Once I was a clever boy learning the arts of Oxford... is a quotation from the verses written by Bishop Richard Fleming (c.1385-1431) for his tomb in Lincoln Cathedral. Fleming, the founder of Lincoln College in Oxford, is the subject of my research for a D. Phil., and, like me, a son of the West Riding.

I have remarked in the past that I have a deeply meaningful on-going relationship with a dead fifteenth century bishop...
It was Fleming who, in effect, enabled me to come to Oxford and to learn its arts, and for that I am immensely grateful.


Wednesday, 7 July 2010

In(ter)dependence week in Oxford


This week is the Oxford Oratory's In(ter)dependence Appeal Week, concentrationg on Anglo-American links. It is, I think one may confidently say, going very well. The organisers are to be congratulated on their hard work in advance and the success of what has happened so far.

I was unable to attend the first event, last Saturday, a family day at The perch at Binsey, but I gather it was well supported and avery enjoyable event, with the Cajun band L'Angelus as the main performers. On Sunday the music at the Solemn Mass was by American composers, and the preacher Fr Joel Warden of the Brooklyn Oratory. Monday evening we had a splendid concert of music by the International Baroque Players and by Adam Brakel, the organist of West Palm Beach cathedral. In addition to fine music it was delightful on a summer evening to mix, Pimms in hand, with friends in the open space alongside the church.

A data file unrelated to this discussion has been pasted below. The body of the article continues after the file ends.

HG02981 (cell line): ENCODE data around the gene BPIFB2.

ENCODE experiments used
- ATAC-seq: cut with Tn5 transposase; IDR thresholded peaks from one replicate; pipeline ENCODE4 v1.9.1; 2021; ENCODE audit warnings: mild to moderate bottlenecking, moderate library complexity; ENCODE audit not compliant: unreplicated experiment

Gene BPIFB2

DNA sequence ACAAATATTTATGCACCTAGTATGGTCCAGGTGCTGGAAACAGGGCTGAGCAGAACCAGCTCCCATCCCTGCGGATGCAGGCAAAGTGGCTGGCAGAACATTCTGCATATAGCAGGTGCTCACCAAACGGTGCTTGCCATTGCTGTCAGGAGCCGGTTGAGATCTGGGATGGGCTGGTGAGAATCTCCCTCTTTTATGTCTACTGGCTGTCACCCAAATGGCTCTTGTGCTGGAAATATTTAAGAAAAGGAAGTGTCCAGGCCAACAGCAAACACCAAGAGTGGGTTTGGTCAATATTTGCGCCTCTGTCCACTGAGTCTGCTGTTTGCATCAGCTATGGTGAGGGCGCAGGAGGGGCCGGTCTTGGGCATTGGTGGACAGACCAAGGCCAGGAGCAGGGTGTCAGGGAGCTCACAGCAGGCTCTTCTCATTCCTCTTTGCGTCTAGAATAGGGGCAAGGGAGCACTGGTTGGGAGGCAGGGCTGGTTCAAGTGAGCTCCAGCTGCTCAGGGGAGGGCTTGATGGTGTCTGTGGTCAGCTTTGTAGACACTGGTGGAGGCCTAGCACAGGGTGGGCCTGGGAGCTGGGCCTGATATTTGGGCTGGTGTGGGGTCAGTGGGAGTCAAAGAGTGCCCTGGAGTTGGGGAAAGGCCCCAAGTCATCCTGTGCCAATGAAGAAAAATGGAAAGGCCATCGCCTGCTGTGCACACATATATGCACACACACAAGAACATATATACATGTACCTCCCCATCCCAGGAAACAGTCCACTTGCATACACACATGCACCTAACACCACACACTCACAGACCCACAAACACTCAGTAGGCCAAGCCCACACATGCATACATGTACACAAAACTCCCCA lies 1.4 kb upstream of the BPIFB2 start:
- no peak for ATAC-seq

Yesterday afternoon I led a group on a walk around medieval and Reformation Oxford. This was something I enjoyed, and so, I hope, did the members of the party. It was tantalising to have to hurry past so many places of interest with only a fleeting reference to what can be seen inside a college, or in the area behind a building, or without having the time to explain the intricacies of Oxford history. However I think I managed in two hours to cover five or so centuries with a degree of historical insight and some humour, as well as dodging the hazards of life in contemporary Oxford - pavements congested with tourists, scaffolding around historic monuments and the myriad of buses in the city centre.

Tonight we have a talk by Walter Hooper, a staunch member of the Ortaory congregation, about his memories of C.S.Lewis. Walter was Lewis' last secretary, and has been a leading figure on the interpretation of his work and legacy.

Tomorrow I am performing again - this time on Catholic and literary Oxford from Newman to the Inklings. So, if you are free tomorrow at 2pm, the Oratory is the place to be...

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